In 1995 Kelly Wearstler opened her design firm, Kelly Wearstler Interior Design (Kwid). In the late 1990s, she decorated the house of real estate developer Brad Korzen (whom she married in 2002), eventually providing design services for residential properties owned by Korzen’s Kor Realty Group. Wearstler would go on to redo the interior of the Avalon, a late 1940s-era hotel in Beverly Hills owned by Korzen. This launched her foray into hotel interior design, creating what the New York Times has described as “retro-theatrical” interiors for Korzen’s collection of boutique hotels, Viceroy Hotels and Resorts.
Her work within the hotel industry built her reputation as a notable west coast designer. Kelly Wearstler also designed the restaurant and lounge, BG, at the Manhattan Bergdorf Goodman store. In 2006, HarperCollins published Domicilum Decoratus, a photography book by Wearstler, featuring photographs of her Beverly Hills mansion and herself dressed in evening gowns. She has published three other books: Rhapsody, Hue and Modern Glamour. Wearstler was a judge on Bravo’s reality show contest Top Design for the 2008 season. That same year, she introduced a line of decorative home goods for New York-based department store Bergdorf Goodman, which continues to carry her line. Kwid also designs exclusive bed sheets for Sferra, rugs for the Rug Company, fine china for Pickard China, and wall treatments for F. Schumacher & Co.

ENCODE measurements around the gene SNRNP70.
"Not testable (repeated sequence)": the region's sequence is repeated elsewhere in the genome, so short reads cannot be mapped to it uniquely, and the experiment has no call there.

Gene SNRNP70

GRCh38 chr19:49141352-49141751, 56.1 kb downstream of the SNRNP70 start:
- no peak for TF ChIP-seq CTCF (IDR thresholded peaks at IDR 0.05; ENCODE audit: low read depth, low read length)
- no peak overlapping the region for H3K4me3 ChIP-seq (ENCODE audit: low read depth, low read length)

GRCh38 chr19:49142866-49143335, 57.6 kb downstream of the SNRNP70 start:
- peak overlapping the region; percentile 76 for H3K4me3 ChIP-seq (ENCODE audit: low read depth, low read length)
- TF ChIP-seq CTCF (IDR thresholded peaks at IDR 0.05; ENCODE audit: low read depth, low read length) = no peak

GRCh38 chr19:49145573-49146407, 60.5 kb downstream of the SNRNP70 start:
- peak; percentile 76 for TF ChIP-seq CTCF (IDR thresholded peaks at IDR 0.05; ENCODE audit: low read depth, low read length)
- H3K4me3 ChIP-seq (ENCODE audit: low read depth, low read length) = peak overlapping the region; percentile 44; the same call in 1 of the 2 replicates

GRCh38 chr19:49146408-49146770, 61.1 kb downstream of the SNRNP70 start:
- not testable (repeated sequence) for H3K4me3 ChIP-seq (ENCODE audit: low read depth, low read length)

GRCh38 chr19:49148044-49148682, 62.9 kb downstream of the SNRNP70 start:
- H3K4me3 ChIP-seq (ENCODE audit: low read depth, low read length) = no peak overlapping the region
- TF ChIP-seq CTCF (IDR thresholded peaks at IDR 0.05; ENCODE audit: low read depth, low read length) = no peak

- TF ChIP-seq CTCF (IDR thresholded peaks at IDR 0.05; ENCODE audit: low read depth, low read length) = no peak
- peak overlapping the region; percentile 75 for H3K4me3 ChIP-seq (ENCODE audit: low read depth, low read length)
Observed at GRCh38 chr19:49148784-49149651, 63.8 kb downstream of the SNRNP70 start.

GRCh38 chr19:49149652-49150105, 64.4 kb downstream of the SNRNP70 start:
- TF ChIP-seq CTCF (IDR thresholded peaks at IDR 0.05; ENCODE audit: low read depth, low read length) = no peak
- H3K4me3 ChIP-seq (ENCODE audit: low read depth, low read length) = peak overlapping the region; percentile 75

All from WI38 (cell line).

Background & Realizations
Spring Street residence
Bergdorf Goodman Restaurant
Bergdorf Goodman Boutique
The Most Iconic Projects
10,000 sq. ft. Bellagio Residence was a 1939 Georgian Revival overlooking the manicured links of the Bel Air Country Club that was in need of a modern touch. Stripped down to the studs, Wearstler worked to create an additional 3,000 sq. ft. of living space, pushed up the ceiling heights, broadened windows and doors to allow more light and completely carved out a new master suite upstairs.
The 40-acre Viceroy Anguilla marks the first international location for the brand and Kelly Wearstler’s most textural interpretation of Viceroy style to date. The expansive property provides a serene setting for its guests with the designer’s signature mix of organic elements.